Jul 21, 2015
There were over 1,300 attendees at the recent Open Networking Summit (ONS) in Santa Clara making the ONS one of, if not the largest SDN-focused conference in the world. Because conferences such as the ONS provide good insight into what leading-edge users are doing, it’s interesting to ask: What were the leading edge enterprise users at the ONS doing with SDN?
The panelists on the ONS’s Thursday morning keynote panel focused on what their enterprises had already accomplished with SDN and what they were hoping to accomplish in the short term. One of the panelists was Bryan Larish, Technical Director Enterprise Connectivity & Specialized IT Services at the NSA, which, according to Larish, means that he is the CTO for enterprise networks. Larish said that NSA has already deployed SDN in campus networks and in data centers, and that they soon would in the WAN. He said that centralized control via OpenFlow is key to their implementations of SDN both for enhancing security, as well as to enable them to better support mission-critical workloads. Larish added that his organization is attempting to be ruthless in leveraging SDN to simplify as many activities as they can and to implement new functionality, such as traffic engineering, which either would have been very difficult or impossible without SDN.
Since Larish is a CTO, one might expect that his presentation focused primarily on all of the advanced technologies that NSA has implemented. It didn’t. Larish talked in depth about the time and energy he has spent fighting the bureaucratic and cultural barriers. As Larish said, “Technology is the easy part. The tough part is changing the culture.” And don’t make the mistake of believing that the concerns that Larish raised only apply to large governmental bureaucracies and not to the private sector — at one time I worked for NSA’s IT organization, then later in my career I worked in the IT organization of two Fortune 500 companies, and I found more similarities in those organizations than I found differences.
Vesko Pehlivanov, VP, Technology Services & Strategy Team, Credit Suisse, was also on the panel. While emphasizing that his presentation would highlight his thoughts about SDN, and not necessarily the official position of his employer, Pehlivanov said that the main question he faces from a networking perspective is how to build networks that both support cloud computing and integrate with their legacy infrastructure. He said that he often hears comments like “Facebook runs their entire network with 10 people, what’s wrong with you?” In part because of comments like that he stated that his organization’s need to automate was not in question, while adding, “As we move forward with automation, we cannot just automate our current processes. That approach tells us nothing about how a change will impact the network.”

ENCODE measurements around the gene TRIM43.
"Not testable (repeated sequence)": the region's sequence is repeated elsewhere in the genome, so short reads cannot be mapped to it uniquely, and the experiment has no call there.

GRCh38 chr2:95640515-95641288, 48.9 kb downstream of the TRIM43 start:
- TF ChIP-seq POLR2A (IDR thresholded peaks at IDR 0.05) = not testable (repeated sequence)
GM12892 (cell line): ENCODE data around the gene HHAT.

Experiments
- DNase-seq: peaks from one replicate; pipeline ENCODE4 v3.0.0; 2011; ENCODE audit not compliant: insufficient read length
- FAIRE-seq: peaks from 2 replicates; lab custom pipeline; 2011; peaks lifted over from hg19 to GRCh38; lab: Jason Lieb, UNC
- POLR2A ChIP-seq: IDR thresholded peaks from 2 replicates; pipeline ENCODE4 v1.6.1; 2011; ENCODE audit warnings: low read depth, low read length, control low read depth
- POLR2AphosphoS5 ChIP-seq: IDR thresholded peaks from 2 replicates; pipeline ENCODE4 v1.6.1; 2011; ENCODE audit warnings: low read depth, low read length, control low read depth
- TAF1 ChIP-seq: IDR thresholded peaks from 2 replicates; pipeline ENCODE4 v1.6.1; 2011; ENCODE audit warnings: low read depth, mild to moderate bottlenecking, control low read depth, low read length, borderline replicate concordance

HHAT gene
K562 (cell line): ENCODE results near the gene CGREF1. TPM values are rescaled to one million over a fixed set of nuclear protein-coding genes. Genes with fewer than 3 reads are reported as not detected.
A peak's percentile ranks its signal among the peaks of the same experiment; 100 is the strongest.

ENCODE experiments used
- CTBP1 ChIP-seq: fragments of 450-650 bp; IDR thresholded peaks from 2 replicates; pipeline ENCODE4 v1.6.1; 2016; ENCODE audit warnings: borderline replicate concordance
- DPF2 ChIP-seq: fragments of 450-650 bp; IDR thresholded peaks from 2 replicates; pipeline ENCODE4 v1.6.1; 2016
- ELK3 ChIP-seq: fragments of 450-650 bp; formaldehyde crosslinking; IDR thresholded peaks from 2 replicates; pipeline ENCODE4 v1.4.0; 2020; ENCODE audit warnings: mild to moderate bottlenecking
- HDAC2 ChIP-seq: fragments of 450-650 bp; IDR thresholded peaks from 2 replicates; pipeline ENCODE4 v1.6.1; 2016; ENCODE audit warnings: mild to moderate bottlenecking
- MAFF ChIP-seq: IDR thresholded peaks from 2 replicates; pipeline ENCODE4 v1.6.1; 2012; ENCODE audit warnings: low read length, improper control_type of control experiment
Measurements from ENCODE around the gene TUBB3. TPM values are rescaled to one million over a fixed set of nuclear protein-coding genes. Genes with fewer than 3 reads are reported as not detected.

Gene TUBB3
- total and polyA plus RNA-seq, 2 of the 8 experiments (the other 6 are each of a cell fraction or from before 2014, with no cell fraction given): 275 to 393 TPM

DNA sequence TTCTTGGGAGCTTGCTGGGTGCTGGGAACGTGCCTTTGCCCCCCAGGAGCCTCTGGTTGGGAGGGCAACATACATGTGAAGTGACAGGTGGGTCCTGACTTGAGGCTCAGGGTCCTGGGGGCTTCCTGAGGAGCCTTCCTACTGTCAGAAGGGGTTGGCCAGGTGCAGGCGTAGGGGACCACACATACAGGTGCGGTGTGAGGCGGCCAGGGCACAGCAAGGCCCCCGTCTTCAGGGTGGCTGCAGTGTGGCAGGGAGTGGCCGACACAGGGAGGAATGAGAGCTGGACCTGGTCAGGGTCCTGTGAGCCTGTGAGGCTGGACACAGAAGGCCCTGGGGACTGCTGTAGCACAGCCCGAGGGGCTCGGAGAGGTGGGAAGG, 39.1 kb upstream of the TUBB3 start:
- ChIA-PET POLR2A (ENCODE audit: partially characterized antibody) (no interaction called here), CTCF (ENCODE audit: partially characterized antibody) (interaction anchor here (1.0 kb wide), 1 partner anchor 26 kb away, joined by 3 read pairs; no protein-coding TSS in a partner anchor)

Pehlivanov said that unlike Microsoft and Google, his organization doesn’t have network programmers and he sees little reason for them to have them. He also said that Credit Suisse realizes that they have to adopt public cloud services, and that the company was in discussion with regulators on the topic of how to build in acceptable governance into their use of public cloud. He added that Credit Suisse does not intend to compete with public cloud providers on efficiency, and he closed by saying that Credit Suisse currently has more capacity than they need, so adopting public cloud services will not enable them to cut costs in the short term.
Another panelist was Richard Kaufman, VP of the Infrastructure Group at Samsung SDS, who runs a research group focused on new technologies. In contrast to what Pehlivanov said was the case within Credit Suisse, Kaufman said that enterprise IT organizations are under significant pressure to get their prices “Within a stone’s throw of public cloud prices” and to implement the capability to create and destroy networks with no human intervention and with no errors. Kaufman believes that SDN can help IT organizations achieve those goals but he also identified a number of barriers to broad SDN deployment, including the requirement to:
• Add little if anything to the per hour cost of a virtual machine;
• Demonstrate that SDN security is as good as VLAN security;
• Avoid or minimize vendor lock-in;
• Have a single throat to choke;
• Incur no performance penalties.
One piece of good news coming out of the ONS is that it appears to be getting easier than it was a year ago to find mainstream enterprise organizations that have implemented SDN. It’s also positive that the factors which organizations named as being the drivers of SDN deployment in the enterprise are the same ones that were talked about a year ago. I say that is positive because it shows a maturing of how people think about SDN.
While I can’t call it good news, it is certainly understandable that as mainstream SDN deployment becomes closer to a reality, the conversation expands beyond technology. As highlighted by Larish and Pehlivanov, the conversation about SDN is expanding to include the need to change the organization’s culture and processes. While understandable, that is concerning because I think it is easier to implement the biggest and baddest technology than it is to make a significant change to an organization’s culture and processes.